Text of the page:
Photograph courtesy York Archaeological Trust
Published April 6, 2011
Scientists may have partially cracked how Britain's oldest known human brain was "pickled" in mud for some 2,500 years.
First dug up by archaeologists in York, England (see map), in 2008, the well-preserved chunk of ancient gray matter prompted experts to investigate how the brain had stayed in such good shape. (See more pictures of the brain.)
Results of a new study found no chemical signs of deliberate preservation, either by embalming or smoking.
Instead, the team suggests that the brain was quickly buried in a pit full of thick, wet clay—among several factors that may have helped prevent the organ from decomposing.
Protein analysis also confirms the ancient brain—dated to between 673 and 482 B.C.—belonged to a human, said study co-author Matthew Collins, an archaeologist at the University of York.
"The majority of the mass of the brain is still there, but it's quite reduced in volume—it's lost a lot of water."
Iron Age Man Hanged, Then Decapitated
Analyses of the brain and remains of the surrounding skull suggest the Iron Age brain belonged to a male between 26 and 45 who was hanged and then ritually decapitated. The rest of the man's body hasn't been located.
Gruesome neck-vertebra fractures and cut marks show the man was hanged and his head was sliced off after death with a knife or other sharp instrument, scientists say.
The presumably fatal neck injury "is sometimes referred to as a hangman's fracture, and it is consistent with a long-drop hanging," said study co-author Jo Buckberry, an archaeologist at the University of Bradford.
"On the same vertebra there are a series of nine small incisions made by a bladed instrument, which are consistent with a careful decapitation," Buckberry said.
"My feeling is the individual would have died from the fracture and the head was removed and deposited in the pit."
Lack of Bacteria, Body Boosted Preservation
The fact that the skull was found with intact jaw and neck bones shows the head was buried fresh.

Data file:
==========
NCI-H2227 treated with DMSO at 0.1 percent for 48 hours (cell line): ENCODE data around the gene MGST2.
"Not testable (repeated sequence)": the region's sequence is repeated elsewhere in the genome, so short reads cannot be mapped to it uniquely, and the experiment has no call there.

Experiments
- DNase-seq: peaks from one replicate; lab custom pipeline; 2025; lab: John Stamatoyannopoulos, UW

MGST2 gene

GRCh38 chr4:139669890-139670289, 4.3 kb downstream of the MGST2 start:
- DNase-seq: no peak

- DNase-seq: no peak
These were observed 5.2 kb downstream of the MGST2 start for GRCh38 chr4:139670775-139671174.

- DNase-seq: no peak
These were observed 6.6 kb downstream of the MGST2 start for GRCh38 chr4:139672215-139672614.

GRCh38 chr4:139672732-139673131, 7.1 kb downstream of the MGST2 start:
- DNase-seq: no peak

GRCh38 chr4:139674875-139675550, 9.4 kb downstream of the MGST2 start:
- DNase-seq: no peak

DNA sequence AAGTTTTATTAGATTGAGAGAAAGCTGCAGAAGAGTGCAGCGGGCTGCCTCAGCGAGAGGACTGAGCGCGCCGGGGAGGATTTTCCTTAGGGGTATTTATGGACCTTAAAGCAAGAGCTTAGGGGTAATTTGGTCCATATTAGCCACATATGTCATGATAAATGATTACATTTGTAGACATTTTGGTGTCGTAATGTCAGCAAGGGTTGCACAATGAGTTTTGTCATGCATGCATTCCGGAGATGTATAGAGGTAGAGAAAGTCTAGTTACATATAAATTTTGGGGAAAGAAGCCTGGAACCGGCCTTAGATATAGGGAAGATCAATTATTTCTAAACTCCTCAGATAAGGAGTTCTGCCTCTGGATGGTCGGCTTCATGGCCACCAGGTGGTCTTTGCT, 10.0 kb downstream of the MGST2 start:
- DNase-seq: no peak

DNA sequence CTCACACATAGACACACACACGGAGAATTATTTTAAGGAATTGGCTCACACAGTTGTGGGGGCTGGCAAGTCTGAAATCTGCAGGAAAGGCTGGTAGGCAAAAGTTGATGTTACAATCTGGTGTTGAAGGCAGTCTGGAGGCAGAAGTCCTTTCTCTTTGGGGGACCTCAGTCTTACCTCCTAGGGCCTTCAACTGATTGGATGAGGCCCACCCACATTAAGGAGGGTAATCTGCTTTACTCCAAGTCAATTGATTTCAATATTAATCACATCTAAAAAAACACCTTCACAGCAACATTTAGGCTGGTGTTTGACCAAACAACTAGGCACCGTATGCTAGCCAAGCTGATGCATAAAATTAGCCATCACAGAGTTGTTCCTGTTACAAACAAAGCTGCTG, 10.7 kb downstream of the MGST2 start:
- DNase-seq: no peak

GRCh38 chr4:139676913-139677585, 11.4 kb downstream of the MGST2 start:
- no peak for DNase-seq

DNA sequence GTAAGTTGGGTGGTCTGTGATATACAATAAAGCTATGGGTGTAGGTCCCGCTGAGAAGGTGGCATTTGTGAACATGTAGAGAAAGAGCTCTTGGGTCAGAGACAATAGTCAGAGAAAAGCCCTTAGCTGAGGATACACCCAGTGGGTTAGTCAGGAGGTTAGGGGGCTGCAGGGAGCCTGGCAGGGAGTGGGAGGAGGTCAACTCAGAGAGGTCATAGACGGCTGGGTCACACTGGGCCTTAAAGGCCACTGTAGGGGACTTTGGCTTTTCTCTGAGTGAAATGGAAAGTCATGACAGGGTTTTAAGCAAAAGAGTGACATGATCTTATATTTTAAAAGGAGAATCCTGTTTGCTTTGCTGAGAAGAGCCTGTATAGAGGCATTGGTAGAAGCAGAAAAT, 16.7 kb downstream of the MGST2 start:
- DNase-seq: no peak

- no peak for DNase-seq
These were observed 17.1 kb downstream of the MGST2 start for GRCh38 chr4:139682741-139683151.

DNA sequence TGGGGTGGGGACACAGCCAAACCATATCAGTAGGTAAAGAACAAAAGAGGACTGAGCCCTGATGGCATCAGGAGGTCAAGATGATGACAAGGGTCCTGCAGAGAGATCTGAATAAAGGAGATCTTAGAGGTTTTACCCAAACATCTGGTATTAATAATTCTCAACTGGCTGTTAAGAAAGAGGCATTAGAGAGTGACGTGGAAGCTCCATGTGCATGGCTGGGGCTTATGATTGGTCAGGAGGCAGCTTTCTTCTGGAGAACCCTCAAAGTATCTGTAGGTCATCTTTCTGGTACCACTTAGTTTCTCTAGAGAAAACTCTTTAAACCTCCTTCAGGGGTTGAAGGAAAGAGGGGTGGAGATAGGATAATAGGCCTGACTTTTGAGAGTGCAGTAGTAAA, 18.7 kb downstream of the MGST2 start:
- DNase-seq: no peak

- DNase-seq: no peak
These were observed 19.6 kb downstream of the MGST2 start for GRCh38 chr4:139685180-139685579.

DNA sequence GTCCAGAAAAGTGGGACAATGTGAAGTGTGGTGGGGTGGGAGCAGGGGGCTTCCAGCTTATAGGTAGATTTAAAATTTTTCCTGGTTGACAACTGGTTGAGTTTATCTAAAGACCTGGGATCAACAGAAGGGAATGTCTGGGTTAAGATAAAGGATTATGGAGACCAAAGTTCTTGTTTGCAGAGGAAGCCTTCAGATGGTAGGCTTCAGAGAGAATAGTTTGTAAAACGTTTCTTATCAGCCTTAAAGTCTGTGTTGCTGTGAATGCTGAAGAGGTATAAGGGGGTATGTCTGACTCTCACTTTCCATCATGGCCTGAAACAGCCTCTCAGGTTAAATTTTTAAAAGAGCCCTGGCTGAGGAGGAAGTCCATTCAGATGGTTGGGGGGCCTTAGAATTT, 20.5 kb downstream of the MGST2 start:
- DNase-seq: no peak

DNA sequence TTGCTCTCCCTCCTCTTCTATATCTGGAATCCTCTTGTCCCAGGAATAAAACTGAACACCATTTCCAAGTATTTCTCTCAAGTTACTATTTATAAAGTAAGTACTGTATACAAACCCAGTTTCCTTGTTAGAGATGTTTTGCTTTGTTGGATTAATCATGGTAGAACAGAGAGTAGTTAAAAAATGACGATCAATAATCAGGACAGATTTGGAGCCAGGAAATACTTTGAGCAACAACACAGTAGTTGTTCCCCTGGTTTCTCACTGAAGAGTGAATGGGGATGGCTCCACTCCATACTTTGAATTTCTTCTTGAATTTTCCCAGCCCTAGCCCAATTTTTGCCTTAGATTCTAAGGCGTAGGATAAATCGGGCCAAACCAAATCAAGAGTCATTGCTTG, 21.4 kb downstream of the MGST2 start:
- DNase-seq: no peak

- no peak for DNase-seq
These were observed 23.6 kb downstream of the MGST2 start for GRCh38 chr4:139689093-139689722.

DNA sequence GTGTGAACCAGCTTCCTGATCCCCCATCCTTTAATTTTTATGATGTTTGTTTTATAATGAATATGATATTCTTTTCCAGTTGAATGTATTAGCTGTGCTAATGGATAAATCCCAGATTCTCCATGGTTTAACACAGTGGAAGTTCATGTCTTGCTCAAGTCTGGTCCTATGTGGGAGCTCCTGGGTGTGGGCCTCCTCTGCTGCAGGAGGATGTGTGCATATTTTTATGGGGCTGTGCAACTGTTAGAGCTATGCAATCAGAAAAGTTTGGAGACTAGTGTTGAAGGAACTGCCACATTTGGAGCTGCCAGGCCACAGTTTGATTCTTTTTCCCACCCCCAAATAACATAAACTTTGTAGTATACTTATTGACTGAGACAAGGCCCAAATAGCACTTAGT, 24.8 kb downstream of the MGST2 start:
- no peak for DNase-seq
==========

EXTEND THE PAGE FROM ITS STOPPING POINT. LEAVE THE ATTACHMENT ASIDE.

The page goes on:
"If you moved the skull at a later date, the soft tissue would have decayed"—resulting in the jaw and vertebrae coming detached, said Buckberry, whose study appeared in March in the Journal of Archaeological Science.
In addition to the rapid burial, the cool, low-oxygen conditions of the soil may have aided the brain's preservation, the team found. (See brain pictures.)
Cooler temperatures would have slowed the rate at which enzymes degraded the brain tissue, while a lack of oxygen in the soil would have reduced microbial action, the University of York's Collins noted.
The fact that the head was missing its body may have also kept the brain intact.
"Humans that have been buried tend to be eaten from the inside out," Collins said. "Once you've died, the gut bacteria are still pretty hungry."
These bacteria flood the corpse via blood from the alimentary tract—the digestive pathway through the body—and consume surrounding tissue.
"In this case, the blood will have drained from the severed head, and you've no longer got a connection with the alimentary tract."
Ancient Brain's Survival Still a Mystery
Still, these theories don't fully explain why the brain "didn't turn into mush," Collins said.
"It's curious, because normally it is one of those organs that degrade quickly," he said. "There must be something going on internally that we don't understand."
To further investigate the phenomenon, researchers have buried pigs' heads in and around the pre-Roman site, to simulate what may have happened.
How to Feed Our Growing Planet
National Geographic explores how we can feed the growing population without overwhelming the planet in our food series.
The Innovators Project
Meet some of science's most important movers and shakers—from past and present.
Latest News Video
Mazes are a powerful tool for neuroscientists trying to figure out the brain and help us learn to grapple with the unexpected.